Seville is the capital of southern Spain’s Andalusia region. It's famous for flamenco dancing, particularly in its Triana neighborhood.
Major landmarks include the ornate Alcázar castle complex, built during the Moorish Almohad dynasty, and the 18th-century Plaza de Toros de la Maestranza bullring. The Gothic Seville Cathedral is the site of Christopher Columbus’s tomb and a minaret turned bell tower, the Giralda.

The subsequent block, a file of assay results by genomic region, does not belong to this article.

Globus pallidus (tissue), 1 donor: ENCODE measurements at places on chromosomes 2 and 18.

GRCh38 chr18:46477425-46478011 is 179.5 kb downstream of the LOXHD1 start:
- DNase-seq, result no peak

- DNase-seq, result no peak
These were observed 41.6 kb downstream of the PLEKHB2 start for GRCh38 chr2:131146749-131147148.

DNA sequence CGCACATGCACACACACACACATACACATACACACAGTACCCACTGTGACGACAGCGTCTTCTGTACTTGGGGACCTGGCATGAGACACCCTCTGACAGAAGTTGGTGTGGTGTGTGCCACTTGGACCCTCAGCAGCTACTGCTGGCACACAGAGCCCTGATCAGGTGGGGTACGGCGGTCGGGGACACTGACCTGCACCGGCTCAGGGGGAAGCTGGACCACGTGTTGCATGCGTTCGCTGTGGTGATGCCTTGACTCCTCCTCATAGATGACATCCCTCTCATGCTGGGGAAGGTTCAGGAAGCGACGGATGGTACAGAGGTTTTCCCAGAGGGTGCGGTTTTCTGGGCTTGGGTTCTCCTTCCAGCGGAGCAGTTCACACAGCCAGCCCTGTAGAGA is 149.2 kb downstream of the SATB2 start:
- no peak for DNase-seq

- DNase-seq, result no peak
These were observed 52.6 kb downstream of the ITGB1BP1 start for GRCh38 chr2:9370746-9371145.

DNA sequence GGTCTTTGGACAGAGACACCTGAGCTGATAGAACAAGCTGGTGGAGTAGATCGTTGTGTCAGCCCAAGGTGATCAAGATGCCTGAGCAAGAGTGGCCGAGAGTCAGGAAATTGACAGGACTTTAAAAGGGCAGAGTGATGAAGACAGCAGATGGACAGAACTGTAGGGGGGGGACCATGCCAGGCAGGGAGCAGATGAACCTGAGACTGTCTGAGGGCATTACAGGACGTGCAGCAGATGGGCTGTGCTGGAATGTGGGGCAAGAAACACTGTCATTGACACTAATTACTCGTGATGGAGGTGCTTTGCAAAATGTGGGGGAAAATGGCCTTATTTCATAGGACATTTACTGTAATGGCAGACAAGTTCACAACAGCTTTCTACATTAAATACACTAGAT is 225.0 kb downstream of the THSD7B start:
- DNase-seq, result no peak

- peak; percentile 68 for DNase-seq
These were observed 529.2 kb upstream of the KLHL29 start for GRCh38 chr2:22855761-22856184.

The Plaza de España is a plaza in the Parque de María Luisa, in Seville, Spain, built in 1928 for the Ibero-American Exposition of 1929. It is a landmark example of the Regionalism Architecture, mixing elements of the Renaissance Revival and Moorish Revival styles of Spanish architecture.